This is not the first, but one of the few occasions when Norberto entered the internet. He is not studying in college or working on some of the privileged centers with access to the Net. Before he had done a few minutes thanks to a pirate account that his father pays in La Lisa. The same happens with Oscar, Aldo tells us the same. They live in different ends of the capital.
“It’s the first time I go into it without paying; without risking with the peddlers “says Norbert.
In this corner there are no peddler´s accounts. This is the corner of Alexis Leyva or Kcho, a visual artist than on January 8, 2014 reopened the doors of an ancient workshop near the Playa Bus Terminal turned into his personal studio: a Laboratory for Art.
But now the space, located in the district of Romerillo, west of the city, has become a social laboratory, a small-scale trial of which public spaces designed to provide wireless Internet Wi-fi could mean in Cuba.

From the corner to the universe

The horn, the smog of stoic rental Chevrolets, and the constant traffic of city buses to enter or leave the Playa terminal increase the feeling of heat. The impoverished neighborhood of Romerillo continues with the same environment of that song by Moneda Dura in which he emembered it as a kind of friendly favela. But now the community has new parks, and the walk to 120th Street, its main way rejuvenated ‘. Everything since Kcho came.
Today is the fact that free public internet was not started in the vicinity of luxury hotels in Miramar or in a park in El Vedado, but on this site outside the city.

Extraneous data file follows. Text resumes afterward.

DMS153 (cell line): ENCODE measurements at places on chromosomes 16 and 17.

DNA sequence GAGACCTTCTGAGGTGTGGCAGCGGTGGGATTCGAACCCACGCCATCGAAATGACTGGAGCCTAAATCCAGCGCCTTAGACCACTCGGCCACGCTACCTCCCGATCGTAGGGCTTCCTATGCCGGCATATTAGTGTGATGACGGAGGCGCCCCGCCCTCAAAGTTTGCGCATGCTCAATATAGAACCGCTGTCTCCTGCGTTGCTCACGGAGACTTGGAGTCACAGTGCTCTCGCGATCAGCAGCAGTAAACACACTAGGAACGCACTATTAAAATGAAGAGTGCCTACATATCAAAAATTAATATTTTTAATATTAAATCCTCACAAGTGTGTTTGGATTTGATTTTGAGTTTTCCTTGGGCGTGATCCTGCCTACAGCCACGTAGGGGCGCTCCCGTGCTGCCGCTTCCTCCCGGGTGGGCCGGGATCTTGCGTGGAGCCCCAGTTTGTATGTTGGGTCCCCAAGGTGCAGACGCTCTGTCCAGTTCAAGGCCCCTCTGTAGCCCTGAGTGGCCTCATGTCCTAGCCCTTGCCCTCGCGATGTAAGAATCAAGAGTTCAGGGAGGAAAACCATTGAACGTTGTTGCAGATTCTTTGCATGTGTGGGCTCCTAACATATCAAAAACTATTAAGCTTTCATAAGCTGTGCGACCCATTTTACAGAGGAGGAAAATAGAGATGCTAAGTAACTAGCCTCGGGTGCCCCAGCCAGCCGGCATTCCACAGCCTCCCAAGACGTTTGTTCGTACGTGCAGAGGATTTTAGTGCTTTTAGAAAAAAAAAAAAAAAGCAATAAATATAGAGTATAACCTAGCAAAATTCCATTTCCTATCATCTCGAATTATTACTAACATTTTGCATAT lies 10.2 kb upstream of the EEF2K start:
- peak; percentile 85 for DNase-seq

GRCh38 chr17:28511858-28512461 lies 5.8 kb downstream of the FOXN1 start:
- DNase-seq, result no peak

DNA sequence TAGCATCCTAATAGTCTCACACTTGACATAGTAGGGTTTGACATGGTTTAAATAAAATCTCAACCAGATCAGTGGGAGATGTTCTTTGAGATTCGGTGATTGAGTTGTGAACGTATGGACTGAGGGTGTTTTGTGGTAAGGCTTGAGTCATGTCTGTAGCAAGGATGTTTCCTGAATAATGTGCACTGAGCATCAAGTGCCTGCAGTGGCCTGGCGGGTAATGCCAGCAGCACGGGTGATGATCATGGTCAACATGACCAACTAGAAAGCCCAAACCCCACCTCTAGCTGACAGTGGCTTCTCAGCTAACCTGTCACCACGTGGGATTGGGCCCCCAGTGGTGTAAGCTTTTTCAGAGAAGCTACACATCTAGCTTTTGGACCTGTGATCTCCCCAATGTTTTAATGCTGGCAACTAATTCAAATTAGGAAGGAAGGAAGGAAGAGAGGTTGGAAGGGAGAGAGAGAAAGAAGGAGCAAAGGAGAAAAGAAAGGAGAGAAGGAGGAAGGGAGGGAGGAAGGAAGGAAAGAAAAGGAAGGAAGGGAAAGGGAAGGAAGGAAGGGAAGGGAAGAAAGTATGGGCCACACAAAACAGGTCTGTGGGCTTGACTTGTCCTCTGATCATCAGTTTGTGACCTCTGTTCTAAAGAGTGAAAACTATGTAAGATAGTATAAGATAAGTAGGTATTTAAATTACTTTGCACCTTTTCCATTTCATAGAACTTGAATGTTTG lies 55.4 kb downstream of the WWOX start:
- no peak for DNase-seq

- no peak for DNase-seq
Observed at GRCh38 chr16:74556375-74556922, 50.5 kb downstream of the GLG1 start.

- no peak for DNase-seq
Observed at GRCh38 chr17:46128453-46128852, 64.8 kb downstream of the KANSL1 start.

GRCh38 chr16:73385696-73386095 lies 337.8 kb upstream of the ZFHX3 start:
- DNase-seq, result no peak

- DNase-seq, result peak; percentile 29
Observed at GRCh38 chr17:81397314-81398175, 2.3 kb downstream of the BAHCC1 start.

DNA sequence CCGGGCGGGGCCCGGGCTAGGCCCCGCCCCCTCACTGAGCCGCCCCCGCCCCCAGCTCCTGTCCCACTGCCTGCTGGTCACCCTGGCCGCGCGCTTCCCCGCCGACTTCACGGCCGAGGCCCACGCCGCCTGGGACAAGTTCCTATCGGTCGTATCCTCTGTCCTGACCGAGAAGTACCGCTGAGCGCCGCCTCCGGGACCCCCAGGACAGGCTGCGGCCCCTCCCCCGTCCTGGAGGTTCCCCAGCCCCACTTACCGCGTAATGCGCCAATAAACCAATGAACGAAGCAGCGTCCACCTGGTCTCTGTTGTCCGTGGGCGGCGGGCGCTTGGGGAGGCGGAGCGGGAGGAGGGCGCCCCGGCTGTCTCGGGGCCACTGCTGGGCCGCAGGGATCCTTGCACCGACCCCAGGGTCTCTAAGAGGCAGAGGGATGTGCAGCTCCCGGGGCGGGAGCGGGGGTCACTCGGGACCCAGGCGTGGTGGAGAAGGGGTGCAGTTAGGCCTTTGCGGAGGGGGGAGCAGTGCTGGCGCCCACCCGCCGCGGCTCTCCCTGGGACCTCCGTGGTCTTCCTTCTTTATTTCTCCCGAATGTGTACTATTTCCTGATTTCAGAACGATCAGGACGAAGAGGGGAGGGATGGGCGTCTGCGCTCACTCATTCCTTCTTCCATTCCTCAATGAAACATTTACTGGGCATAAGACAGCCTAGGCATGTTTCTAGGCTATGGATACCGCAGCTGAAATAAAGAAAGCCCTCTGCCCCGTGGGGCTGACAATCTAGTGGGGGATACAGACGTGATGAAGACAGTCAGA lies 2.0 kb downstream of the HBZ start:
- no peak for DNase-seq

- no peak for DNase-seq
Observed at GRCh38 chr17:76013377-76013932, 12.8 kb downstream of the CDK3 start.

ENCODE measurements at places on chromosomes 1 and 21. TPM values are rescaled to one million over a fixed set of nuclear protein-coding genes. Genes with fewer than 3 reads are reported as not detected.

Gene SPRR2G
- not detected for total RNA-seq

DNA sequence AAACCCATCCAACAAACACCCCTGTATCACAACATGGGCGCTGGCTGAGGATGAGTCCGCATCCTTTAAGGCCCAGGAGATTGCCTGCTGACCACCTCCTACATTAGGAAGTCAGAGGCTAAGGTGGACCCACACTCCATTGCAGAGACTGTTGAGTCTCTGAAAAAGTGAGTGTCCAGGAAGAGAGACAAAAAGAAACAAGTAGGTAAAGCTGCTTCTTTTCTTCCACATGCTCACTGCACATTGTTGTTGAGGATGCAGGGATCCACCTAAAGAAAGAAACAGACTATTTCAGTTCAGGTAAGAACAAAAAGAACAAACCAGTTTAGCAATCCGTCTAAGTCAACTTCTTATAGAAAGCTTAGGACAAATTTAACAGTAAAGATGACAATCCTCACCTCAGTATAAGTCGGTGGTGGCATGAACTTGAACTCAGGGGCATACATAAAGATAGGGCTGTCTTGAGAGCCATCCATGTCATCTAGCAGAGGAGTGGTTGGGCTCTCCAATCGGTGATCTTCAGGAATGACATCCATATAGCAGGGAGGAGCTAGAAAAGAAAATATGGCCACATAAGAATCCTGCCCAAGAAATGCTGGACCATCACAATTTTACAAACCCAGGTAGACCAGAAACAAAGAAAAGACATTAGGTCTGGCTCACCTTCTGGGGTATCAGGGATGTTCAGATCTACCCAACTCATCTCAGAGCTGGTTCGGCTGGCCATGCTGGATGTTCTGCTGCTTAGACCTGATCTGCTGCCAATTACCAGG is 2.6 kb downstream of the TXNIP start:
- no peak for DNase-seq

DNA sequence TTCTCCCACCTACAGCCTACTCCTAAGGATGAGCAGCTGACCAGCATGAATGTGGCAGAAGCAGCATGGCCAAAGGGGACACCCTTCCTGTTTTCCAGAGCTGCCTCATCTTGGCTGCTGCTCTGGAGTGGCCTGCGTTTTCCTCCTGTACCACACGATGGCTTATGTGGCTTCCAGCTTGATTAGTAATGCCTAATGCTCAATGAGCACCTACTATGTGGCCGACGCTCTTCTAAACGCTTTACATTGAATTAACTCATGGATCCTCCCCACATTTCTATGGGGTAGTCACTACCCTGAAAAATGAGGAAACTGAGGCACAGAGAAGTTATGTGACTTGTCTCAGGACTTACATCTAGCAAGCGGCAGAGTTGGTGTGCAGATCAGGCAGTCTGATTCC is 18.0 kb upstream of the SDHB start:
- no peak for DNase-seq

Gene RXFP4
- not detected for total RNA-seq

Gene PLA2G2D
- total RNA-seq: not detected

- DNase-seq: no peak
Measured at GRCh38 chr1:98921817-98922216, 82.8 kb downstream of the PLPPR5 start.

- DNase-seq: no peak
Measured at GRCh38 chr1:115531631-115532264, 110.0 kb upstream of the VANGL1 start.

In very specific moments as the most recent edition of the Fair of Havana or the International Ballet Festival are enabled services of this kind, but only to download billboards or information associated with the event. When is over the organizers had just picked up the cabin. That was the closest we came to an experience like that happening today west of the capital.
At night dozens of boys parade through the area and even coming from as far away as Marianao, defying public transport. Pee hours always find several groups of Internet diehards on weekdays. But: Friday and Saturday the influx triples.
The free connection via Wi-fi in Kcho Studio has been up for about two months, 24 hours, seven days a week.
Also the four computers in the school library provide the ability to navigate and orderly queues start from early. However dissemination of the service was zero.
Ana came from another municipality at the invitation of a local resident, hoping to finally have a contact with the web. She studied dentistry and unlike most her university does not provide an Internet account in any of her five years as a student.
Ana knows that first things first. This is essentially what differentiates a ghost of a child of the XXI century: Facebook profile. Like her many newcomers prefer to create, navigate or update their profiles on the largest social network. She spends a while, her Samsung is unresponsive, Server not found, Enter: try again.
“Aquinoserindenadie” is the password, will be notified. But that morning will also be a line against discouragement.


The Internet bussines walks through Havana with the same ease as the rest of the forbidden. Ernesto, a student of Telecommunications, knows that a clandestine monthly account can be paid up to 50 cuc. “Generally it is a network administrator in a state center who anchors the connection to his “customer “,” he says.